Study finds rampant 'phantom' docs on Medicaid network directories in Oregon

A new study found most network directory listings in Oregon’s Medicaid program were “phantom” providers that didn’t take Medicaid payments.

The findings, outlined in a study in Health Affairs published Tuesday, comes as the Senate is exploring how to tackle pay parity between mental and behavioral health as well as network adequacy for mental health providers.

“Based on our analysis of claims data, only a third of mental health prescribers listed in directories provided care to Medicaid patients in 2018,” the study said. “Although federal parity laws prohibit health plan designs that dissuade people with high-cost chronic mental health conditions from enrolling, the composition of provider networks is one design element that remains difficult to regulate.”

Researchers looked at members in Oregon’s Medicaid program under 64 in 2018, excluding all dual-eligible beneficiaries. They also looked at provider directories for 15 coordinated care organizations that include both Medicaid managed care and accountable care organizations.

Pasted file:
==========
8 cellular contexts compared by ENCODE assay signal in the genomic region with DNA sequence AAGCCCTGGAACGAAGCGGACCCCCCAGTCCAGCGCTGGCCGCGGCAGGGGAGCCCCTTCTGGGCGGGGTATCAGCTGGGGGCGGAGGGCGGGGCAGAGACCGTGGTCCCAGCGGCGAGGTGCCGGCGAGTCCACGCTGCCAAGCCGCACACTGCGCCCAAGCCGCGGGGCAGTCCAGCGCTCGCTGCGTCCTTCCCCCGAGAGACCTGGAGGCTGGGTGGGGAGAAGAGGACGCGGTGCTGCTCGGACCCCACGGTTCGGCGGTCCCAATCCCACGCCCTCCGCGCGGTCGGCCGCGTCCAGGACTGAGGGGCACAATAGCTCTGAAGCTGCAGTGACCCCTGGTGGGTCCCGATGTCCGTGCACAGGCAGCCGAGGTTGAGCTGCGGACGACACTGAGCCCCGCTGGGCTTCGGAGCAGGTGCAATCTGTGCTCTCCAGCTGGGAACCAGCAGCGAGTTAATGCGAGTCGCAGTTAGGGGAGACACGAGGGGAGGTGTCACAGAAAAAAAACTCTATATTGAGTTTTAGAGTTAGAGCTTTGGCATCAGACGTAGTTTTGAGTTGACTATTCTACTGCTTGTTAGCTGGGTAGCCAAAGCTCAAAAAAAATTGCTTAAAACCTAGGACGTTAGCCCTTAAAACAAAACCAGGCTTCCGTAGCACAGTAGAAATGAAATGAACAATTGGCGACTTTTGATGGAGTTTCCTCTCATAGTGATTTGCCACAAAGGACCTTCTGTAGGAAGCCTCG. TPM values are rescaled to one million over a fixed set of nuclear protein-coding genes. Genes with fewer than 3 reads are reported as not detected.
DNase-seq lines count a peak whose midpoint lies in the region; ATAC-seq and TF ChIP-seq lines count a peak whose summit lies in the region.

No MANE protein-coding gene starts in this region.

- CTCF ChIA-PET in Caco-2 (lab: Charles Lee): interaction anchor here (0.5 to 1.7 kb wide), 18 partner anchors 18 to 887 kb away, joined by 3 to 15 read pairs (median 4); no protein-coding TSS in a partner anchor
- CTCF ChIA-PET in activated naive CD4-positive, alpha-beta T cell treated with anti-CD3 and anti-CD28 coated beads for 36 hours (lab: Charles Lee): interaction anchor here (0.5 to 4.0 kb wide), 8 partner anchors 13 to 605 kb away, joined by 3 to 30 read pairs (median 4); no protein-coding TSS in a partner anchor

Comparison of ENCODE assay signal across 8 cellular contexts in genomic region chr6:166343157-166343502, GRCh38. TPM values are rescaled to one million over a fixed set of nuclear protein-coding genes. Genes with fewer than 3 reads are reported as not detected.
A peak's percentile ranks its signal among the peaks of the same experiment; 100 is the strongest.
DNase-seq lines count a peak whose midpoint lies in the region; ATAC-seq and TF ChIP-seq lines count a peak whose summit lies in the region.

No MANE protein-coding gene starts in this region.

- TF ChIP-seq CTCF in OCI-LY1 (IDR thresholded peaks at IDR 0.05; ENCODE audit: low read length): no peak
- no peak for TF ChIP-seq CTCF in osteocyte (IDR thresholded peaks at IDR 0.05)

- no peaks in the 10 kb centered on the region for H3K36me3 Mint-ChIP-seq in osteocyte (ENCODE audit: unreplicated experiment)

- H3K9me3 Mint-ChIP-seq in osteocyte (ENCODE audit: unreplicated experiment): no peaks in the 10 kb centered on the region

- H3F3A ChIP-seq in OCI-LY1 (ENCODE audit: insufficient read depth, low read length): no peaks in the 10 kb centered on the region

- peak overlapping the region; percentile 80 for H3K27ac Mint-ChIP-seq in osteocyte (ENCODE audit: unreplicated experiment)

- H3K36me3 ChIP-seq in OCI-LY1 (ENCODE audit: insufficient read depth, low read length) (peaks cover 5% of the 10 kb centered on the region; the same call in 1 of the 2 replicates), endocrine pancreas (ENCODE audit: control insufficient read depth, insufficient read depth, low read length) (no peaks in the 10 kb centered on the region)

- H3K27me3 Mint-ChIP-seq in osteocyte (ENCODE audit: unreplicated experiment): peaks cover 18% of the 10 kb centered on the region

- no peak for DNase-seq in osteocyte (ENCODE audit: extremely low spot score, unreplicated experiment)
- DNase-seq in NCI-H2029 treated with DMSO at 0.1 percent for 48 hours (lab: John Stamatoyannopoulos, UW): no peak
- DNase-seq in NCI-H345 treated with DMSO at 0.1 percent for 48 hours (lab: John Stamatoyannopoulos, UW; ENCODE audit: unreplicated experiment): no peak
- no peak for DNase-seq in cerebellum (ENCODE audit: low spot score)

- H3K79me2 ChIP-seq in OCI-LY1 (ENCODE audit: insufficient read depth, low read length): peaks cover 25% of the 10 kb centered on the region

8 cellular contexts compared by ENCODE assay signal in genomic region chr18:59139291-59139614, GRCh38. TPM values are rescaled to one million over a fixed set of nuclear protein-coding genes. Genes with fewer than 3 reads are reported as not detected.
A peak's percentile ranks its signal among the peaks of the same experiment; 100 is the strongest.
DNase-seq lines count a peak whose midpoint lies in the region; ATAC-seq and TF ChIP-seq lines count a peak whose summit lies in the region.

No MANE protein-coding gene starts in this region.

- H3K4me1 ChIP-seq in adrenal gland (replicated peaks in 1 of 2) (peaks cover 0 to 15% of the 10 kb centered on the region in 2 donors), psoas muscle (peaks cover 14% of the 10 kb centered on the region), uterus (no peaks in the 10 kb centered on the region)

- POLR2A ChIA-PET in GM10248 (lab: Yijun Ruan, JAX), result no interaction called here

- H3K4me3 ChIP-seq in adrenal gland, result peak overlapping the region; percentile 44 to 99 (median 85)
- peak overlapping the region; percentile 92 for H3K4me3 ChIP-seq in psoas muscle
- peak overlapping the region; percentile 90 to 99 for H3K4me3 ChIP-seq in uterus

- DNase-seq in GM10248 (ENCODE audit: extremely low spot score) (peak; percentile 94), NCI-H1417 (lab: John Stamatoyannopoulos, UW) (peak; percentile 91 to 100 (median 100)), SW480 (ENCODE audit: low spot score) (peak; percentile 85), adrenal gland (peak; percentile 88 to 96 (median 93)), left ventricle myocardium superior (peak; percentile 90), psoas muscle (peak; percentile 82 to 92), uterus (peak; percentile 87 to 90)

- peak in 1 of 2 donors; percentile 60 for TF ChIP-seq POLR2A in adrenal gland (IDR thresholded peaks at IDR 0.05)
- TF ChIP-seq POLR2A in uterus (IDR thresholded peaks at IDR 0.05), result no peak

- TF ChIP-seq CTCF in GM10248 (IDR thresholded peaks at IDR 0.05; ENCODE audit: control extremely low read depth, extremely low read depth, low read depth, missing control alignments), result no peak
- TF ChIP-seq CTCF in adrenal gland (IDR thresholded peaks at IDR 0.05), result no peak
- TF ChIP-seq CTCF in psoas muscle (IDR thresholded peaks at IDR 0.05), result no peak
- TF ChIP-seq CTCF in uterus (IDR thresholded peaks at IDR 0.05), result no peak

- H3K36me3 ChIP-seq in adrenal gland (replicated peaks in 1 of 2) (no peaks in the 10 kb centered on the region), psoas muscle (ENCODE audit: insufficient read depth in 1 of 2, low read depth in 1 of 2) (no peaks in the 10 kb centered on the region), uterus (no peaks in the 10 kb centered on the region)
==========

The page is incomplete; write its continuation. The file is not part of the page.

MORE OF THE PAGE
They then calculated the provider-to-enrollee ratios to explore how many providers are in each service area. They found that nearly 60% of network directory listings were “phantom” providers thst did not see Medicaid patients. This includes 67% of mental health prescribers and 59% of mental health non-prescribers as well as 54% of primary care doctors. 

“Significant discrepancies between the providers listed in the directories and those whom enrollees can access suggest that provider network monitoring and enforcement may fall short if based on directory information,” the study said. 

The findings underscore the problem defining network adequacy in Medicaid, especially for mental health.

“Although limited to one state, our findings suggest significant discrepancies between provider directories and the actual availability of providers,” researchers wrote.

Relying solely on the network directories may also not be enough for federal and state regulators to monitor adequacy standards. 

The findings also come as Congress is taking a longer look at gaps in mental health access, especially amid the COVID-19 pandemic. The Senate Finance Committee is working on a package of legislation to address mental health access, including bolstering the workforce and ensuring parity between payments for behavioral and mental health. 

A report from the committee released earlier this year also touched on the problem of finding in-network mental health providers.

“Without adequate in-network access, patients are more likely [to] go out of network for behavioral health services,” the report said.